Swift's Silverleaf Brand Pure Lard
Swift’s Silverleaf Brand Pure Lard

During the time I’ve spent at Dad’s house since Mom’s death, I never got to the kitchen shelf where she stored all her cookbooks. That didn’t stop me from finding recipes all over the house. I found one particular recipe under their bed sandwiched between some Christmas wrapping paper. I remembered this recipe from childhood, and Dad was excited about this discovery, too. My Dad’s Mother had written the recipe in a letter to my Mother, and it was for my Grandmother’s famous gingerbread cookies.

I’m not accustomed to reading my Grandmother’s writing, so the ability to decipher her words was difficult to begin with. Then, Dad and I puzzled over one ingredient that called for (I believe) 1/4 cup of Swift’s. Swift’s what? All the other ingredients made sense; but, since I’m not a cook, I had no clue about which ingredient was missing. I went to my trusty computer to learn more.

Within 30 minutes, I learned that Swift’s was a vintage brand of lard. Could we substitute shortening for lard? We learned, yes…we could. But, I never got to sample one of the cookies from that recipe, because Dad and I had our minds on other things. This past week, though, Dad was bored enough to try the recipe. That adventure took up three days of his life.

First, he had to learn about sifters. He called his sisters to learn the details behind the phrase, “a sifter full of flour.” Then, he called me, because he wanted to locate Mom’s rolling pin. I had no clue, but I made a wild guess and I was correct. Then, I didn’t hear from him for two days.

The next time I heard from Dad was when he was “reporting in” to let me know he was going to make a short trip to visit his brother. And, “oh, by the way,” he added. “I made those cookies.”

Dad went on to tell me that the cookies were too soft in the middle when he took them from the oven, so he put them back in the oven to bake a little longer. I stifled a laugh as he continued to tell me that he took a few up to his sister’s house to have her try them. How were they? “She said they tasted good, but they’re as hard as a rock,” he responded. “I know what I’m going to do the next time,” he added (and I responded: “Famous last words!”). Here’s his list:

  1. Make all the cookies the same size, so they cook evenly across the board.
  2. Put the cookie dough on parchment paper so he can slide the parchment with the cookies off the baking sheet to use that sheet again for the next batch.
  3. Do not, ever, put cookies back in the oven to re-cook.

Dad took a few cookies up to his brother today. His brother said they were “hard as a rock,” but they tasted good. He suggested maybe a little less flour in the next sifting.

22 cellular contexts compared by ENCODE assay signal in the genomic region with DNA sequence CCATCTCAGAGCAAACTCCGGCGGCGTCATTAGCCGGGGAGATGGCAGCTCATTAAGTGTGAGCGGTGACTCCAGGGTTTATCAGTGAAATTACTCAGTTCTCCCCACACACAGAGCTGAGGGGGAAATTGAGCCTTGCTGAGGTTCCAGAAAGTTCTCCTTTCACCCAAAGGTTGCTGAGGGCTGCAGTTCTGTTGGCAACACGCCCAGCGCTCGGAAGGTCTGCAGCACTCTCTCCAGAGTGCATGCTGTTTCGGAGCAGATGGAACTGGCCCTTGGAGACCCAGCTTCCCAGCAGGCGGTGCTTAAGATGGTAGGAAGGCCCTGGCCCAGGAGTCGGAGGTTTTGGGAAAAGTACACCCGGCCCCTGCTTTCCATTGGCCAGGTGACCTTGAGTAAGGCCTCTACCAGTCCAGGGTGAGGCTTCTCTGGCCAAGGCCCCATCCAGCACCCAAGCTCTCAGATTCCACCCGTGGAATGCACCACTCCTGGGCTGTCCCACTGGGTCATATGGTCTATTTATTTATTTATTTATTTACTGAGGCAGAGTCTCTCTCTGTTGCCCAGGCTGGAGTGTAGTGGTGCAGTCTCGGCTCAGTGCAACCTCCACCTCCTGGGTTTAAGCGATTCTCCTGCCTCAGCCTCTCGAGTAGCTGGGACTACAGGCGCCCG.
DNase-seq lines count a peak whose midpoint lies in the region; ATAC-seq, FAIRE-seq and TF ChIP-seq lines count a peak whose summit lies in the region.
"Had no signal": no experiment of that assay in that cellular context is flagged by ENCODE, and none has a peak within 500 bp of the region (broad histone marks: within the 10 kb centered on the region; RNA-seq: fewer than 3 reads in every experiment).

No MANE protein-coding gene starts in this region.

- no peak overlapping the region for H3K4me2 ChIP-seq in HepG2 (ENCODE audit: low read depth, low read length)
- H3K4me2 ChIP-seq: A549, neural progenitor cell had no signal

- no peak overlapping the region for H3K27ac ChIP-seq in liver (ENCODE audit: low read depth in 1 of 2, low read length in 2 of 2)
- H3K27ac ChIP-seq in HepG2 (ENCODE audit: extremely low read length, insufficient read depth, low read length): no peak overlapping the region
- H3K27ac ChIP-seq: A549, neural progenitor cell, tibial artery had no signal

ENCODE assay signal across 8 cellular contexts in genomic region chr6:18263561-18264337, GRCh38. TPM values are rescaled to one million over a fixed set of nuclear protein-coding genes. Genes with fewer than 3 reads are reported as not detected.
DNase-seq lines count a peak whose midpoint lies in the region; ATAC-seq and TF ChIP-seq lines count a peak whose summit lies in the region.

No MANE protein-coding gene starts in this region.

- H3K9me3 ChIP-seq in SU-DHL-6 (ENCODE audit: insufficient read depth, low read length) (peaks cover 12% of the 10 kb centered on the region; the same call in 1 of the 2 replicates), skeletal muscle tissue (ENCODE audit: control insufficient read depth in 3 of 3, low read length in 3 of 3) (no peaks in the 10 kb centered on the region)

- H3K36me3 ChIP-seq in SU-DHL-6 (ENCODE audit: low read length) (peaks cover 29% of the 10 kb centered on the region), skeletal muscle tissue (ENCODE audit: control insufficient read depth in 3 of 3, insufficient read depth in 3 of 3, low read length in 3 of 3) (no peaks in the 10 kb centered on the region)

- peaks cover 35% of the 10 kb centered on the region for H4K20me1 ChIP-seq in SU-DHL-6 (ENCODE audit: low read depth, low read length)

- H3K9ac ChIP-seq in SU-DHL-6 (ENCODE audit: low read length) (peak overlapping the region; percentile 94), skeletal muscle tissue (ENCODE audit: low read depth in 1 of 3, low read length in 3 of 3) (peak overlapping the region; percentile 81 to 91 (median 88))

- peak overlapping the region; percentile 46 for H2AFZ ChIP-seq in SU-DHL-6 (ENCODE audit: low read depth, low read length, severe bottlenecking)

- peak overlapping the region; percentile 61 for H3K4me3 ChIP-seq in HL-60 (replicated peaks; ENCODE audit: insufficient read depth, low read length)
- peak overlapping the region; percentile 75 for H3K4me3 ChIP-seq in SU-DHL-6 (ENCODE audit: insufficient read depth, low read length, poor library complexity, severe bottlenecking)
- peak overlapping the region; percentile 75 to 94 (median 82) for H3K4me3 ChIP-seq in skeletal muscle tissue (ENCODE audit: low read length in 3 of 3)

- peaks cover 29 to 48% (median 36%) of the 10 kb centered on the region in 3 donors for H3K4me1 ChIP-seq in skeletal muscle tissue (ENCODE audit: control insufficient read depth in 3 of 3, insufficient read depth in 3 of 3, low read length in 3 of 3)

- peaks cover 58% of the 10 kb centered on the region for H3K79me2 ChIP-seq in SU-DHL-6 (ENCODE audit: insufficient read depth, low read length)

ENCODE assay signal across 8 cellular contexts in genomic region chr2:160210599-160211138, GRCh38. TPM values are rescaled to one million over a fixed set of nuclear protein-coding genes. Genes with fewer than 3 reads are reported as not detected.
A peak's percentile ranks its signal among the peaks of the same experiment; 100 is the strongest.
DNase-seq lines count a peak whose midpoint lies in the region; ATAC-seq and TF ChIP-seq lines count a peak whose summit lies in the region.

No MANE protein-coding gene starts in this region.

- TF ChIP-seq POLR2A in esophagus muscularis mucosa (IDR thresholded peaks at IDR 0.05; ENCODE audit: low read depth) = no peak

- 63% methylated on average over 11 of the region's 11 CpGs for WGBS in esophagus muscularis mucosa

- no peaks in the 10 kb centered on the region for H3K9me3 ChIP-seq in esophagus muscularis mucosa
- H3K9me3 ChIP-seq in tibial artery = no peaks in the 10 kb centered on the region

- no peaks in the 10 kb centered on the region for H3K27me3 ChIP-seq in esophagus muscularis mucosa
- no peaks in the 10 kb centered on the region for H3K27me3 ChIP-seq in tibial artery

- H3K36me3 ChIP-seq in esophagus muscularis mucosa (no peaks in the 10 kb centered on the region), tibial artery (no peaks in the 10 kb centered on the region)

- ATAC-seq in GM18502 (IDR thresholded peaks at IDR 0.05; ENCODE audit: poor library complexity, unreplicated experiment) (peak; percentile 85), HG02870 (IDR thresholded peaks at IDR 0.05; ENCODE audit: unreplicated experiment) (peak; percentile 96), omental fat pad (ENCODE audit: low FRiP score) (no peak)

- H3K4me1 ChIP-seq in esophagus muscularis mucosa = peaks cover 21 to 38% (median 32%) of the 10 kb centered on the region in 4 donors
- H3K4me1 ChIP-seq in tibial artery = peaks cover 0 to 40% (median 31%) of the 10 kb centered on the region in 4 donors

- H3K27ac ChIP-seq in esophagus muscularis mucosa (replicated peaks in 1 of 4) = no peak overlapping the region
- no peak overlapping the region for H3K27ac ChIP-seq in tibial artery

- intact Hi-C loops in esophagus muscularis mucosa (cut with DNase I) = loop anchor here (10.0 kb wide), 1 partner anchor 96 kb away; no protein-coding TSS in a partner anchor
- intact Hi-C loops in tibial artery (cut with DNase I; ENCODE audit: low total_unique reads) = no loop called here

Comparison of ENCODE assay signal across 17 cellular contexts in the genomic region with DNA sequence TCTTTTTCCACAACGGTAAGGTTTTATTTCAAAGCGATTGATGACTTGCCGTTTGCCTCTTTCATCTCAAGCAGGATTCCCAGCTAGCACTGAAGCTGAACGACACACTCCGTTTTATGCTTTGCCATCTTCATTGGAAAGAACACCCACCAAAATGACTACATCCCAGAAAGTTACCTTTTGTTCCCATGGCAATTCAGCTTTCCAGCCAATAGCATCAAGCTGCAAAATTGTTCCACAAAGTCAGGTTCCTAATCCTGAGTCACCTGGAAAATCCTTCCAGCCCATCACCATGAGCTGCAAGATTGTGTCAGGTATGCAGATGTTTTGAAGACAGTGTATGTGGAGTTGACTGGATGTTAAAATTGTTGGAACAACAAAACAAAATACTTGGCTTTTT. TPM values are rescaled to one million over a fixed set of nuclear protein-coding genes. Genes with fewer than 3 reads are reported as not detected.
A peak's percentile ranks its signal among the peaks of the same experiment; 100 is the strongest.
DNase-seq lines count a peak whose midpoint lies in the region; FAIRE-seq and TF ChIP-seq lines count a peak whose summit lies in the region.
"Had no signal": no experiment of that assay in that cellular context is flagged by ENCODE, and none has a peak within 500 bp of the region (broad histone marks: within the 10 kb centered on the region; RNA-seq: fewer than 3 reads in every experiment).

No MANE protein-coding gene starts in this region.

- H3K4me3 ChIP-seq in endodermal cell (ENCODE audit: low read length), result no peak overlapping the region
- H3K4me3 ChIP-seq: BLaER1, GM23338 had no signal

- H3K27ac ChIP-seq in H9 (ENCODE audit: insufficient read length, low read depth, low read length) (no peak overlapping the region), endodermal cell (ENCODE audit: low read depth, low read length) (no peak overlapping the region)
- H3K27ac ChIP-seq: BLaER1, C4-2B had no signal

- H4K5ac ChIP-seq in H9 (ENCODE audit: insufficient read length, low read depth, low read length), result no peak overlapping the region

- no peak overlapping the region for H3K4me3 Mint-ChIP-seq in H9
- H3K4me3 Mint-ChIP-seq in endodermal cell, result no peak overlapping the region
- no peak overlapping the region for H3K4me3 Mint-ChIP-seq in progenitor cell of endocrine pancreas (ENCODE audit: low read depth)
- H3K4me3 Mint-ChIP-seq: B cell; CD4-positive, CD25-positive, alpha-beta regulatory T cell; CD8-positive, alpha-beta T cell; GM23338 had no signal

As for the lard? Dad used a popular shortening, but said it was still tough to handle. Next time, he says, he’ll use the mixer.

About Linda

Currently I'm writing a memoir about caregiving my mother with a focus on my late husband and how this caregiving affected our marriage. I am also an artist and I have changed my learning lately to more healthful endeavors in an effort to take care of me.


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Linda, I just loved this post! Could not stop smiling. Good for Dad and his cookie adventure. What a Holiday treat.


Hi–I love reading about your dad. 🙂 As you mentioned, it’s interesting to kinda compare our experiences with our dads. My dad loves to cook and bake so I really got a kick out of this post.

I’ve also put cookies back in the oven. I’m embarrassed to admit I’ve done this a few times. A baker I am not!

It’s wonderful that your dad shares these adventures with you. And, isn’t it awesome he connected again with his mom!! The beauty of recipes is that they bring so much back to life.


Linda, I really enjoyed your post. I just know your dad is going to master that recipe! Also, I’m sorry about your job. It sounds like you handled it with more grace than anyone could expect.


Finding a lost recipe is such a treat in and of itself! When my husband’s uncle passed away, my husband went to the estate sale hoping to capture some part of his childhood as Gram passed away first then his bachelor uncle assumed possession of Gram’s things. The cousins were all looking for Grams clam chowder recipe. It was in a weathered recipe book. Although I am sure the recipe will not actually be the same without grams loving attention. Happy holidays , Linda!


I love this! Thank you so much for sharing. It reminds me of a recipe of my Mom’s that we have for her Egg Custard Pies. Dad’s favorite (of course). It’s written in her own hand and every year at Thanksgiving my daughter and I attempt to interpret it . It works out in the end and the pies are good, but we always have a good laugh and we say we can see Mom up in Heaven laughing at us saying, “Haven’t they got this right yet?” I’m glad you’re participating in the blog party. I’m having a difficult… Read more »